A Novel Use For Freeplane

A Novel Use For Freeplane

Postby tylerreed » Tue Mar 25, 2014 1:20 pm

We're using Freeplane to construct quantitative mappings between federal guidance and real-world enterprise architectures. Working in the Health and Human Services (HHS) space, there is federal guidance that describes process maturity levels for State HHS agencies. However, the guidance is vague, highly context-sensitive and sometimes contradictory. Using Freelane, we construct extensive mapping from interpretations of the guidance (that we actually parse using TheBrain). These mappings reflect the quantitative nature of the guidance and ALSO describe calculation schemes that contain references to enterprise architecture elements (processes, roles, systems, etc) that are related to the words. We then built an analytic engine that can read the mappings (we call them quantitative perspectives) and calculate results using values and relationships defined in the architectural models. Architectural models are developed using a standard EA tool.

The result: we can quantitatively show how moving from current-state enterprise to some target-state (say by adopting a new software system or changing a process) will effect various aspects of enterprise maturity from a federal perspective.

Freeplane rocks!
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Re: A Novel Use For Freeplane

Postby boercher » Wed Mar 26, 2014 11:34 pm

Hi tylerreed,

thank you for sharing your experiences! Could you perhaps give us a better idea how the map you describe looks like? Are you using formulas for calculations? How do you transform between the different models and especially to Freeplane?

Volker
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Re: A Novel Use For Freeplane

Postby tylerreed » Thu Mar 27, 2014 8:26 pm

A quantitative mapping consists primarily of three types of nodes: FusionPoints, References and Metrics. The primary node type is called a FusionPoint and it acts as an aggregation point for its child nodes. Every FusionPoint has the attributes: Name, Calculation and Attribute (and sometimes others). Calculations currently supported include all basic logic functions (and, or, not, xor), Sum, Difference, Product, Quotient, Percent, Exists, Connects, Parent-Child and some strange, domain-specific things. The child nodes of a FusionPoint can be any of the other node types. In the case of References, these refer to architectural elements inside an enterprise architecture model. Say, for instance, a set of business processes.

The Attribute of a FusionPoint denotes which attributes of its children should provide values. For example, a FusionPoint with a SUM calculation and an Attribute of "TimeToComplete" would iterate through it's child nodes, accessing those elements in the architectural modal (stored in an EA app) and sum their respective TimeToComplete values. This would provide a total "Process Timeliness" value. In another example, a FusionPoint with a Calculation type of EXISTS would return true if the child node references all exist within the architecture.

Metrics always have two children, a FusionPoint and a Normalization table. The Normalization table is simply a node with a set of value-pairs as attributes. During processing, the analytic engine calculates the value of the Metrics' FusionPoint and applies it to the normalization set. This allows to put calculated values into a normalization scheme that is appropriate for the perspective we are using.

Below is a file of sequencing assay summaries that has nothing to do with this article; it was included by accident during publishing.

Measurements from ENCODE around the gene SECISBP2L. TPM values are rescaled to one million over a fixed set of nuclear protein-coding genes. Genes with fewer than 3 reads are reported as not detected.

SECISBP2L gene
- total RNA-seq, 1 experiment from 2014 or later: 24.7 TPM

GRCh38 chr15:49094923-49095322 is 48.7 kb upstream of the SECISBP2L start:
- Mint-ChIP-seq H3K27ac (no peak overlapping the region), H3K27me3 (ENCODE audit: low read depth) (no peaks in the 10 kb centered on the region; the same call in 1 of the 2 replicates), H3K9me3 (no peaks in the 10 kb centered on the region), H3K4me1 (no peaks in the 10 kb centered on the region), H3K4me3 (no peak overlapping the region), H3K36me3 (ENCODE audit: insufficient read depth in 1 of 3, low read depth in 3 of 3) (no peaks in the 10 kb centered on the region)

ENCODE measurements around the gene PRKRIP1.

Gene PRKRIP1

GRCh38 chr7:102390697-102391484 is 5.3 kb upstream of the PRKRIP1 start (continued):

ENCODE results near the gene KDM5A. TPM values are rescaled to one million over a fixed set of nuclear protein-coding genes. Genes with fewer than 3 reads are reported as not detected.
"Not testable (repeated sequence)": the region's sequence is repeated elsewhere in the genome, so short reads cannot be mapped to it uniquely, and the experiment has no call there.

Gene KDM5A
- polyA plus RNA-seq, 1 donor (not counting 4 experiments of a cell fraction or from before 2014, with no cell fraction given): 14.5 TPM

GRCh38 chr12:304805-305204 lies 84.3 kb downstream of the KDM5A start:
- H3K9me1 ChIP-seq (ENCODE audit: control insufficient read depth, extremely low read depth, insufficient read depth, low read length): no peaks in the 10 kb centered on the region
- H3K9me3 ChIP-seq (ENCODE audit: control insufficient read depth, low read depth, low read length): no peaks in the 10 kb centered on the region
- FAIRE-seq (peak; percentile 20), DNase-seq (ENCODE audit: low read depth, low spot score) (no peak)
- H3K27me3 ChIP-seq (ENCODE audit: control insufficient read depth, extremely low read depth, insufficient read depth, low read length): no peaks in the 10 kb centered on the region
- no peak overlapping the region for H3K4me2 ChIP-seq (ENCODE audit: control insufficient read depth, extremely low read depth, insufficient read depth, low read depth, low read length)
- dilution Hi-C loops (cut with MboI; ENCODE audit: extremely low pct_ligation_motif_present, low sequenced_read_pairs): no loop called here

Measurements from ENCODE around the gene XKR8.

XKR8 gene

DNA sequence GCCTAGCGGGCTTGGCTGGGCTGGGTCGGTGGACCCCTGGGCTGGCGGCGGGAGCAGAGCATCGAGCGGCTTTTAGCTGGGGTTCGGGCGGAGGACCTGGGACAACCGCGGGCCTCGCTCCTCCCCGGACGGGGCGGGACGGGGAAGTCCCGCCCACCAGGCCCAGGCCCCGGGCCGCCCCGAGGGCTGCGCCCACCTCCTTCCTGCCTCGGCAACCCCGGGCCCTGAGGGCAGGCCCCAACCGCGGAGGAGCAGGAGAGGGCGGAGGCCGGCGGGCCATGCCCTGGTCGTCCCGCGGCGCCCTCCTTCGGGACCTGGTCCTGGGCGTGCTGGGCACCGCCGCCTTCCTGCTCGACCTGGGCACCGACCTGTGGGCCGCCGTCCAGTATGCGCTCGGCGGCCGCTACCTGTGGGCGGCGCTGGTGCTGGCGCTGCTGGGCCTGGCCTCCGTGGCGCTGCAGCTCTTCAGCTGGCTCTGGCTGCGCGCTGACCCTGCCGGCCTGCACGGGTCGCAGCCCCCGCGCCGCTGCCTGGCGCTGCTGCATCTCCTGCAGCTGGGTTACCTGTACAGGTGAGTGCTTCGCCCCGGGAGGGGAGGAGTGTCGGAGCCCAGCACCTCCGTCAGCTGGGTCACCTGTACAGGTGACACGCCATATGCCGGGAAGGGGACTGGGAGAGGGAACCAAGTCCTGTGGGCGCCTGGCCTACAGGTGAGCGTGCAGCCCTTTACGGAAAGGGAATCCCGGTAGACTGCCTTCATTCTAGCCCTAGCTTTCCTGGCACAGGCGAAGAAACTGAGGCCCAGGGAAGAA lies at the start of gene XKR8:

The entire map can be of any depth. FusionPoints can contain FusionPoints with Metrics that subsequently reference FusionPoints, etc, etc... ad infinitum. My working map currently has thousands of nodes with the deepest tree being maybe 16 nodes deep. I bought an additional monitor that I orient vertically so I can see more of the tree sections that are tall (lots of sibling nodes).

The entire calculation scheme is a depth-first recursion. The analytic engine (written in VB.Net) reads the map into its internal representation and then accesses the EA models via an API. It also has limited abilities to write out new Freeplane maps with results from the analytic process.

That's a general overview. Lots of features and side-bars not mentioned here.

Thanks for asking,
Tyler


boercher wrote:Hi tylerreed,

thank you for sharing your experiences! Could you perhaps give us a better idea how the map you describe looks like? Are you using formulas for calculations? How do you transform between the different models and especially to Freeplane?

Volker
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Re: A Novel Use For Freeplane

Postby kewapo » Fri Mar 28, 2014 8:40 am

I am a Knowledge Engineer and I am very interested in all kind of knowledge representation, from text, hierachical to concept maps, mind maps and ontologies.
I don't know anything about this quantitative maps.

Can you send us any in-depth information about them?


Thanks
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Re: A Novel Use For Freeplane

Postby tylerreed » Tue Apr 01, 2014 12:26 pm

Quantitative maps... they aren't a formal class of knowledge maps, it's just what we call them. We have 4 primary pieces: an ontology, an enterprise architecture model that adheres to the ontology, a quantitative mapping (in Freeplane) that describes aggregation schemes for different perspectives, and an analytic engine that processes maps against models. Each map represents a different quantitative perspective of the model, e.g. maturity, financial, governance, etc.

-Tyler
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